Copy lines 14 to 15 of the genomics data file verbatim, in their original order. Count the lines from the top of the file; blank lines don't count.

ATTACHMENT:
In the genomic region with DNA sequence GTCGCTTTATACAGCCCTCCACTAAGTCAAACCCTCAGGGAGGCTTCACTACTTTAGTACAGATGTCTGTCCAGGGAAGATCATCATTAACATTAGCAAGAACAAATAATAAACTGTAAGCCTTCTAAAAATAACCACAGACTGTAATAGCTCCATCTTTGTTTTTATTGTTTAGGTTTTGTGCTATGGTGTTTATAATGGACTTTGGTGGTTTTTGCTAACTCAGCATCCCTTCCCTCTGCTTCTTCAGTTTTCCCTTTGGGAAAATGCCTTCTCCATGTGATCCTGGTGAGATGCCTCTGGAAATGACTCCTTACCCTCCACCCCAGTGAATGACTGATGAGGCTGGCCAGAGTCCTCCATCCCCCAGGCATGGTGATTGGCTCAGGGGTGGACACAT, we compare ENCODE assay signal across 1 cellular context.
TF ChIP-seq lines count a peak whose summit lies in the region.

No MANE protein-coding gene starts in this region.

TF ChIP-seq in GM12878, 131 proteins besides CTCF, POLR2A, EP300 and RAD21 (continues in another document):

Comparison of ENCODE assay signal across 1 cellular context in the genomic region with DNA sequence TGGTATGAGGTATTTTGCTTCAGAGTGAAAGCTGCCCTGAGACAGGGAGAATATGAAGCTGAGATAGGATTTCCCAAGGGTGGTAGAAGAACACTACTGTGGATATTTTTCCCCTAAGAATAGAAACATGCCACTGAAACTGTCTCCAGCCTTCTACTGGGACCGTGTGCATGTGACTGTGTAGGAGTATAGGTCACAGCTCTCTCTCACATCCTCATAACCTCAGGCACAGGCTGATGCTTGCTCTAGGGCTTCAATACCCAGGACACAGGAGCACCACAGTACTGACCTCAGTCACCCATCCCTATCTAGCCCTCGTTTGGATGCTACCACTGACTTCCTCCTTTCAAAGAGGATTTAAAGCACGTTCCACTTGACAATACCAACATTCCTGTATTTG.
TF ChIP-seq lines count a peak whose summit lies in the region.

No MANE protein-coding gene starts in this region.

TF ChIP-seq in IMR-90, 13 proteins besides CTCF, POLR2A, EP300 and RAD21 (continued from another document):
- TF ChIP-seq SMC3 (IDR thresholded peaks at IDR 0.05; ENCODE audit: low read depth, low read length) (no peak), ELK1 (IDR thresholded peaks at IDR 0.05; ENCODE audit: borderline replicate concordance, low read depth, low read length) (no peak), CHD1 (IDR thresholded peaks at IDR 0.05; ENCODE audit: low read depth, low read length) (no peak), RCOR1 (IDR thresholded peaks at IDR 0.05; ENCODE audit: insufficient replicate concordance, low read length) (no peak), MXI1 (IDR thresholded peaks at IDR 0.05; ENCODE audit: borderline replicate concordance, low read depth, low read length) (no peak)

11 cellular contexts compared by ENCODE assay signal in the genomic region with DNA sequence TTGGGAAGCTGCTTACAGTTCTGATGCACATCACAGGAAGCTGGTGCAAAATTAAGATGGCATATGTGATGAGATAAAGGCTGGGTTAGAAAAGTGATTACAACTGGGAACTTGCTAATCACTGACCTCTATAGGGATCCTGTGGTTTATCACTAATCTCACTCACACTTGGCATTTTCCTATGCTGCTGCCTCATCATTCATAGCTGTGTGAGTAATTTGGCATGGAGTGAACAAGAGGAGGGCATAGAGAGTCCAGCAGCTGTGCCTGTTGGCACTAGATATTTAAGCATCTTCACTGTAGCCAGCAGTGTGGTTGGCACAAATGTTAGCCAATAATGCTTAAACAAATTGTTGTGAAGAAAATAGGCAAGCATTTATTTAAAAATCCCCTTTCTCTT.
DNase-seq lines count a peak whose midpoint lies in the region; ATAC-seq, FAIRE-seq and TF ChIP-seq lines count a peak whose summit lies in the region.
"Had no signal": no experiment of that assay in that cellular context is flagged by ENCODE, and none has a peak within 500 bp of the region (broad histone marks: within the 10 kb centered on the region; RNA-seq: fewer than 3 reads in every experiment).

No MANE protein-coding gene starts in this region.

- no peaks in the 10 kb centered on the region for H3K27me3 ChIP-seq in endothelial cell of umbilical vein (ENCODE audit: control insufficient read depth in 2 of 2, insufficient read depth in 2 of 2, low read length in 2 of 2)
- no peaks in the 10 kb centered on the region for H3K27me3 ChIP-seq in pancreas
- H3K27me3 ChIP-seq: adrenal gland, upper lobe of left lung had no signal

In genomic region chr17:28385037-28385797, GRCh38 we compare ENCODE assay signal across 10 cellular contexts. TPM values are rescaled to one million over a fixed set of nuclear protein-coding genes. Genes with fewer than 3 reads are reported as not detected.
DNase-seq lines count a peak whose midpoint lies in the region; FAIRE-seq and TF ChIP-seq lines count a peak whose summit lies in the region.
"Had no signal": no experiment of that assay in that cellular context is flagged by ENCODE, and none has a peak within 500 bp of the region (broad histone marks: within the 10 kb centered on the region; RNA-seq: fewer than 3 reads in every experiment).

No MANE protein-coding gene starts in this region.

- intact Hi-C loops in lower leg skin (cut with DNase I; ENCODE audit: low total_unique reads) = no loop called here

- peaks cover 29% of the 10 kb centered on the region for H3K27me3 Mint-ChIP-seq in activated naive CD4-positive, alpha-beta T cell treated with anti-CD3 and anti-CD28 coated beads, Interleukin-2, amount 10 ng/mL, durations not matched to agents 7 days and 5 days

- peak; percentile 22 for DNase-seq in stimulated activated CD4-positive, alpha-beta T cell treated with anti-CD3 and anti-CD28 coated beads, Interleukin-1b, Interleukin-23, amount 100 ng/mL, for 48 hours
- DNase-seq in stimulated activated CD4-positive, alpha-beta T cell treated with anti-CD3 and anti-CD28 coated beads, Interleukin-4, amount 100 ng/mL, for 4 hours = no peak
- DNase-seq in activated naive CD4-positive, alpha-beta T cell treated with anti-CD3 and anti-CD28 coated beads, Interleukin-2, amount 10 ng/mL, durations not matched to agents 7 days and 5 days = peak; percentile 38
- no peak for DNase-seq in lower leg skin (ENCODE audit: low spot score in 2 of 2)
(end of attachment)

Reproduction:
- no peaks in the 10 kb centered on the region for H3K27me3 ChIP-seq in endothelial cell of umbilical vein (ENCODE audit: control insufficient read depth in 2 of 2, insufficient read depth in 2 of 2, low read length in 2 of 2)
- no peaks in the 10 kb centered on the region for H3K27me3 ChIP-seq in pancreas